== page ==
Our Lady of Darkness

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Cover of the first edition, published by Berkley Books. Cover art by Richard M. Powers.

Our Lady of Darkness (1977) is an urban fantasy novel by American author Fritz Leiber. The novel is distinguished for three elements: the heavily autobiographical elements in the story, the use of Jungian psychology that informs the narrative, and its detailed description of "Megapolisomancy", a fictional occult science. It was originally published in shorter form as "The Pale Brown Thing" (Magazine of Fantasy and Science Fiction, February 1971).

Autobiographical elements[edit]

Like the protagonist Franz Westen, Leiber was recovering from his wife's death a number of years previously and descending into alcoholism. Like the author, Westen is an amateur astronomer who is looking for ways to re-engage with the life around him, and who lives at the address (811 Geary St) where Leiber lived at the time. The novel is set in actual San Francisco locations, including Corona Heights and the Sutro TV Tower behind it. As late as 2012, fantasy fans could take a walking tour of the city that included all the novel's main locations. Several of the other characters are thinly disguised versions of people active in Bay Area fandom in the mid-1970s.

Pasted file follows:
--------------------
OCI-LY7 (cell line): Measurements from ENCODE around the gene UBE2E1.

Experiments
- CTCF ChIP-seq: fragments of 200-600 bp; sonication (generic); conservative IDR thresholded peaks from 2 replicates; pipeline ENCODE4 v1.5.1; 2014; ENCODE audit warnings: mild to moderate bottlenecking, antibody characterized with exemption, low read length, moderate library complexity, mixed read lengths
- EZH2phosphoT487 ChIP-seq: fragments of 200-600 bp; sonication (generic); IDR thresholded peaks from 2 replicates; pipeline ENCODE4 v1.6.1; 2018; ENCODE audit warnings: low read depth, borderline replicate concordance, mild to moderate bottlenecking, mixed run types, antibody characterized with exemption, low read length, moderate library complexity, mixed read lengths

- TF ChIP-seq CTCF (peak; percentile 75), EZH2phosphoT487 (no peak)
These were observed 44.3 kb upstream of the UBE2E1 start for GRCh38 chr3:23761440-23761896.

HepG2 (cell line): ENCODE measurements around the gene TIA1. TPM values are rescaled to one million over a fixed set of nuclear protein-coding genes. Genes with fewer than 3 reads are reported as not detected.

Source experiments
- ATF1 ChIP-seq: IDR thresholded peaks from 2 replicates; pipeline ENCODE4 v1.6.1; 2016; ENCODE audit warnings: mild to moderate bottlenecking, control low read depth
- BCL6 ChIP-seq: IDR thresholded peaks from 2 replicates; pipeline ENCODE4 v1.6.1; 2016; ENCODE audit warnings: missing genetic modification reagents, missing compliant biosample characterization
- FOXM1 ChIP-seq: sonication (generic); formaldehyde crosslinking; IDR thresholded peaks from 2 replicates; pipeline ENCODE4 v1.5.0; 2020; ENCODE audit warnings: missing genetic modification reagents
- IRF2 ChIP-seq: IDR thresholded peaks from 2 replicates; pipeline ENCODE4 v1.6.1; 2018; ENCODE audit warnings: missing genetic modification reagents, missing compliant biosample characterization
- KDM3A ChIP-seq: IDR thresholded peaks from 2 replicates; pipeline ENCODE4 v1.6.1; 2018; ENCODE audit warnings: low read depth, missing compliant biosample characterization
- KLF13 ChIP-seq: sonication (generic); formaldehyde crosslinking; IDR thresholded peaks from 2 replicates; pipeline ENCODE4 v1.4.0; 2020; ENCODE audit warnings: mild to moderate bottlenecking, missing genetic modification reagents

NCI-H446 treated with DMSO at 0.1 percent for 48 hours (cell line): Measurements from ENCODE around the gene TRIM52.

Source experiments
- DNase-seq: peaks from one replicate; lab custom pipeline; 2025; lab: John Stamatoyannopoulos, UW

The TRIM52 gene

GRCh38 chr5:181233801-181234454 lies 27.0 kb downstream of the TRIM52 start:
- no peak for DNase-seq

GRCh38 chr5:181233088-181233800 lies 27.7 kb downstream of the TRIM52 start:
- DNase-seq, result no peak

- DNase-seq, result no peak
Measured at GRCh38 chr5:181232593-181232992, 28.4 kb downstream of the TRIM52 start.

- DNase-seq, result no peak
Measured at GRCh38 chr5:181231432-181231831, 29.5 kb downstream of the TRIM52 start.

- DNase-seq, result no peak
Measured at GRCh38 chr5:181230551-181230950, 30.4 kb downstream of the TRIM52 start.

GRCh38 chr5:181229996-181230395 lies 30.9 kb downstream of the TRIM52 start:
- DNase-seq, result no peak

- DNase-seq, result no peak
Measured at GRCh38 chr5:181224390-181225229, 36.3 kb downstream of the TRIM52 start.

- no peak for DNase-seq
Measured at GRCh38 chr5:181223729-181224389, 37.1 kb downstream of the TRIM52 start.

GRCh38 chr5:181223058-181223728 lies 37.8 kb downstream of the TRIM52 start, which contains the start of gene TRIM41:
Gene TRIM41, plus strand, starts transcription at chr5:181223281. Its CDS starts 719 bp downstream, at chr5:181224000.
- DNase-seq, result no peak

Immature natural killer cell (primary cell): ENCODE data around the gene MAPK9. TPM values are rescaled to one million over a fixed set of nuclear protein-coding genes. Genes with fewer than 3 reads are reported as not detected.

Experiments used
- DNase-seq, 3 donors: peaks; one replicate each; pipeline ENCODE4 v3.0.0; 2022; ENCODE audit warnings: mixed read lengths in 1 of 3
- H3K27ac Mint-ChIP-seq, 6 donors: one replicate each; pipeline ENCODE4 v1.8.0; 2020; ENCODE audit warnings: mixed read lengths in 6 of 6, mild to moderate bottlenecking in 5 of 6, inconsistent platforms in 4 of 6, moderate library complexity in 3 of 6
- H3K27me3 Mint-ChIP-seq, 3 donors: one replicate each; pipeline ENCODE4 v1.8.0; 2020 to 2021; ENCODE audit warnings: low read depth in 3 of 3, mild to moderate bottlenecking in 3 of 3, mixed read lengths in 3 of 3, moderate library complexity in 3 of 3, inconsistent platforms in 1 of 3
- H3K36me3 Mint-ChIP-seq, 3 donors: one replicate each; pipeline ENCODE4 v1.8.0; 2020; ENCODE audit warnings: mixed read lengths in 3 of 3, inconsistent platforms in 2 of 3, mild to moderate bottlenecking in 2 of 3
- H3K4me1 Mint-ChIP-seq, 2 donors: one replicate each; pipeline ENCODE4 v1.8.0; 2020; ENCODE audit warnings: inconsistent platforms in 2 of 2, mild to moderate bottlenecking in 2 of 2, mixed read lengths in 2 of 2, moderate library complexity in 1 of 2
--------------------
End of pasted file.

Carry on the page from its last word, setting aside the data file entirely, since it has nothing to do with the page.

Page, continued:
The novel mentions authors like Jack London, Ambrose Bierce, and the baroque poet Clark Ashton Smith, who lived part of their lives in San Francisco. The title is taken from Thomas De Quincey's Suspiria de Profundis, and references are also made to M. R. James' ghost stories, and to the work of fantasy/horror writers such as H.P. Lovecraft. These allusions add an element of metafiction to the story, making it almost as much an examination and description of horror and the imagination.

Jungian elements[edit]

Adding to the metafiction elements of the story are Leiber's frequent references to Jung's descriptions of the Anima (female self) and Shadow (hidden self). These are elements that existed in Leiber's work nearly since the start of his career in the late 1930s, according to Bruce Byfield's Witches of the Mind: A Critical Study of Fritz Leiber. The main difference in Our Lady of Darkness is that, unlike much of his earlier works, the references to these figures are explicit, rather than implied, and at times supported by direct quotes.

Reception[edit]

Richard A. Lupoff praised Our Lady of Darkness as "one of the scariest, most original, and most damnably convincing fantasy notions I've ever come across."[1]

References[edit]

  1. ^ "Lupoff's Book Week", Algol 28, 1977, p.53.

External links[edit]

Perry Lake, "Stalking Our Lady of Darkness"

See also[edit]